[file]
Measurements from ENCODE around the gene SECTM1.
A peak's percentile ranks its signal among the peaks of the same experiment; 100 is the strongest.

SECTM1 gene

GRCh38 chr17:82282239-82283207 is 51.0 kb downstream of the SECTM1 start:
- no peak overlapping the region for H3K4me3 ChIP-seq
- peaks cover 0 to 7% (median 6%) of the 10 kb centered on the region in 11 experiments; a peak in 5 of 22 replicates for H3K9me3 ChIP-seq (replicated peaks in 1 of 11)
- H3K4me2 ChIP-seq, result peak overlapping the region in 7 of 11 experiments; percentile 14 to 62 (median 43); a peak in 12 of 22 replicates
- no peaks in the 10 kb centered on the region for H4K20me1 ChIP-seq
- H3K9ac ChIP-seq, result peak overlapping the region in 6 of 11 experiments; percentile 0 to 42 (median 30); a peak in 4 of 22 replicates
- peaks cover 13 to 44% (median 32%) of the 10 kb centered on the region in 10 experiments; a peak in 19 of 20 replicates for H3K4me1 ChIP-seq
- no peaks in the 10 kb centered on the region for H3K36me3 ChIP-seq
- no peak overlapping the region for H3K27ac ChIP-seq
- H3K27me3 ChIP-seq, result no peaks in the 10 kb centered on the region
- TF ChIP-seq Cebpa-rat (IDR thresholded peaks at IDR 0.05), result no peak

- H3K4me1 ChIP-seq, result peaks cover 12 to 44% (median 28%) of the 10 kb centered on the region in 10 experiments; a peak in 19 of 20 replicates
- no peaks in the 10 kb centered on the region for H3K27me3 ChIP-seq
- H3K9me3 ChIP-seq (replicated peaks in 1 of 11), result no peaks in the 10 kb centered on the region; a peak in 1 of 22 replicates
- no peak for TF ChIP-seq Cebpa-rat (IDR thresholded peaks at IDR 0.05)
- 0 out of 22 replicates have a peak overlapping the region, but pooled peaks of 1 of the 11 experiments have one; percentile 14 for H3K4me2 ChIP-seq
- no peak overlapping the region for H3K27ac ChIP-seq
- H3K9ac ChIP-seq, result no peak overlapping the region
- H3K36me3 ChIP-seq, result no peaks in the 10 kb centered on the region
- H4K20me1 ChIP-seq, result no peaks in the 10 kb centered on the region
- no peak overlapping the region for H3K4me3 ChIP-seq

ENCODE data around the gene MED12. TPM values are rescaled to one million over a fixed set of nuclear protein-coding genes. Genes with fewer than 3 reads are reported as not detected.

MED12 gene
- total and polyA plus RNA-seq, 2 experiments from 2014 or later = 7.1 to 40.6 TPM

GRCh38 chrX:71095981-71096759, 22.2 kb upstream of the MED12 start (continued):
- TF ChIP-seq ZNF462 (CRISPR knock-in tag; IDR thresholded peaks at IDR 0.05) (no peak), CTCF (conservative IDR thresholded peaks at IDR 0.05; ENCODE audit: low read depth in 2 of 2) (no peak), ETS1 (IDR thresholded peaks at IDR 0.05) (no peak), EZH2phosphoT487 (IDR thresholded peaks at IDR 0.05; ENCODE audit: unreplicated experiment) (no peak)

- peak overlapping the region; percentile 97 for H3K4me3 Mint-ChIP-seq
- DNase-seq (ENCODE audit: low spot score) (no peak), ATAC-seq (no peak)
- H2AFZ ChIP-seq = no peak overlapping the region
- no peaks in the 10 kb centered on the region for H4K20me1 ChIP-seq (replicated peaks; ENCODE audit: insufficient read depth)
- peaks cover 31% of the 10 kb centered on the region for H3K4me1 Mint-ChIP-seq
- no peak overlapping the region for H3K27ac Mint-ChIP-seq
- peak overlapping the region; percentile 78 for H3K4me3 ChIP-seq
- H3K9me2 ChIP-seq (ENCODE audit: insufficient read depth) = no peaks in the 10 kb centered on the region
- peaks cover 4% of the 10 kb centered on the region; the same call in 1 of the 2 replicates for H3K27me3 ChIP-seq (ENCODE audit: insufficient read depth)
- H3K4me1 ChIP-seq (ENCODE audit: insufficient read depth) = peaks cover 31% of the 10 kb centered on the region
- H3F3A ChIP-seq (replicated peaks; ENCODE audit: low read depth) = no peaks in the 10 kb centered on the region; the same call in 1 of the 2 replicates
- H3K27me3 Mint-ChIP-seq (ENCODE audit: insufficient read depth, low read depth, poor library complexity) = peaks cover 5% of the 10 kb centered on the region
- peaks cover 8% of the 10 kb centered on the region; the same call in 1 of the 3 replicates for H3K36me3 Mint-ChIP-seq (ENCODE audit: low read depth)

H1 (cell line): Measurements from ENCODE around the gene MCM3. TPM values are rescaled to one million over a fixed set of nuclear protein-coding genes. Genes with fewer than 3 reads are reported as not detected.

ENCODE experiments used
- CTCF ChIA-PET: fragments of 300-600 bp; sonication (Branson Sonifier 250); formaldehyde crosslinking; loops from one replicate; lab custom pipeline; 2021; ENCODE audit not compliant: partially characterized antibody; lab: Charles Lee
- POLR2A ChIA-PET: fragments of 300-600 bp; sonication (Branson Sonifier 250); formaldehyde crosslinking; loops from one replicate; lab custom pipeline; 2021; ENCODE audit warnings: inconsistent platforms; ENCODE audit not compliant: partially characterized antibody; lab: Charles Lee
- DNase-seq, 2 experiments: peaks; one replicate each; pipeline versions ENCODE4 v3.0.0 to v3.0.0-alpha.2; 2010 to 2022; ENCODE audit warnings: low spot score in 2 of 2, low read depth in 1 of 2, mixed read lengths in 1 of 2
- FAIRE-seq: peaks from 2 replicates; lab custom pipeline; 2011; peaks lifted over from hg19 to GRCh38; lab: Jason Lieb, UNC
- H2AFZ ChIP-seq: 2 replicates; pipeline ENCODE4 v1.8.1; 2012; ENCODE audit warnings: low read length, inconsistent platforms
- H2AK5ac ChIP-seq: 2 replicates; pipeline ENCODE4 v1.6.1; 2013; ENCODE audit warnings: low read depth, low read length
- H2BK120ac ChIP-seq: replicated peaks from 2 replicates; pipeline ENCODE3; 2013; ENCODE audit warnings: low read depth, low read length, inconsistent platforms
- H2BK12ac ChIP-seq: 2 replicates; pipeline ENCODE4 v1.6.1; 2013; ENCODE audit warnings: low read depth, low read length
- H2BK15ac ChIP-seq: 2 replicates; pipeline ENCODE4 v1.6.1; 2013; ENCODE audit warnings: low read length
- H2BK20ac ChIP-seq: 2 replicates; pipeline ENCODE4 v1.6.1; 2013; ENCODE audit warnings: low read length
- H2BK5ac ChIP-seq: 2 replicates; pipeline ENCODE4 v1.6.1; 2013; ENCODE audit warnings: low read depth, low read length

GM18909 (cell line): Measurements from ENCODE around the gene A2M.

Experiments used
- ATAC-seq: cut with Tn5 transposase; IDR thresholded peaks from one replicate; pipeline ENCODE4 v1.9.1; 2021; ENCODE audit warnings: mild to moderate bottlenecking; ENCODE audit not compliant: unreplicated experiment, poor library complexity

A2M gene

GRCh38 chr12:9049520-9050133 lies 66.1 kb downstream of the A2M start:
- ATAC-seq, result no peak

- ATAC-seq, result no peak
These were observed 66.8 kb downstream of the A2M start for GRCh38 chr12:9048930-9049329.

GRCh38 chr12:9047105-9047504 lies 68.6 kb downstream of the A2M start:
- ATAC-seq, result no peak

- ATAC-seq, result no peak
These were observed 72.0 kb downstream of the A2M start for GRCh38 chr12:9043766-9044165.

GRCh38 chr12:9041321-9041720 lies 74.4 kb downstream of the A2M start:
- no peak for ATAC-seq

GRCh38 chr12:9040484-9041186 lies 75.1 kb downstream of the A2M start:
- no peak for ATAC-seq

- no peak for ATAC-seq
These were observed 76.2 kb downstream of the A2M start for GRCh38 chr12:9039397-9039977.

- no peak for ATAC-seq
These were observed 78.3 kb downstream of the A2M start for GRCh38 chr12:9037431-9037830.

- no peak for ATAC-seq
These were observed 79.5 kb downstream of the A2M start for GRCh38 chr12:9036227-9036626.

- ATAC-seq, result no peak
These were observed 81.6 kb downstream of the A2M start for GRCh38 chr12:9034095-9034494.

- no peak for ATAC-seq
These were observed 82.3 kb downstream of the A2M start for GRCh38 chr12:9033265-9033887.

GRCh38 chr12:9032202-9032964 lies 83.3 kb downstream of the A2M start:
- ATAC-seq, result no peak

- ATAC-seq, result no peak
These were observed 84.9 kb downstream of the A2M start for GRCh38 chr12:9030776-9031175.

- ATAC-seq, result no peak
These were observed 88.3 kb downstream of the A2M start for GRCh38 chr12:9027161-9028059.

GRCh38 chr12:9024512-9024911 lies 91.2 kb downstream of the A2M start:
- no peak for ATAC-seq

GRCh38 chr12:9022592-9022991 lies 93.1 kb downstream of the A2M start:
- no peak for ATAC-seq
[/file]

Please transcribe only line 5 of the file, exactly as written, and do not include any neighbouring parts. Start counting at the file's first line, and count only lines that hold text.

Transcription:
- no peak overlapping the region for H3K4me3 ChIP-seq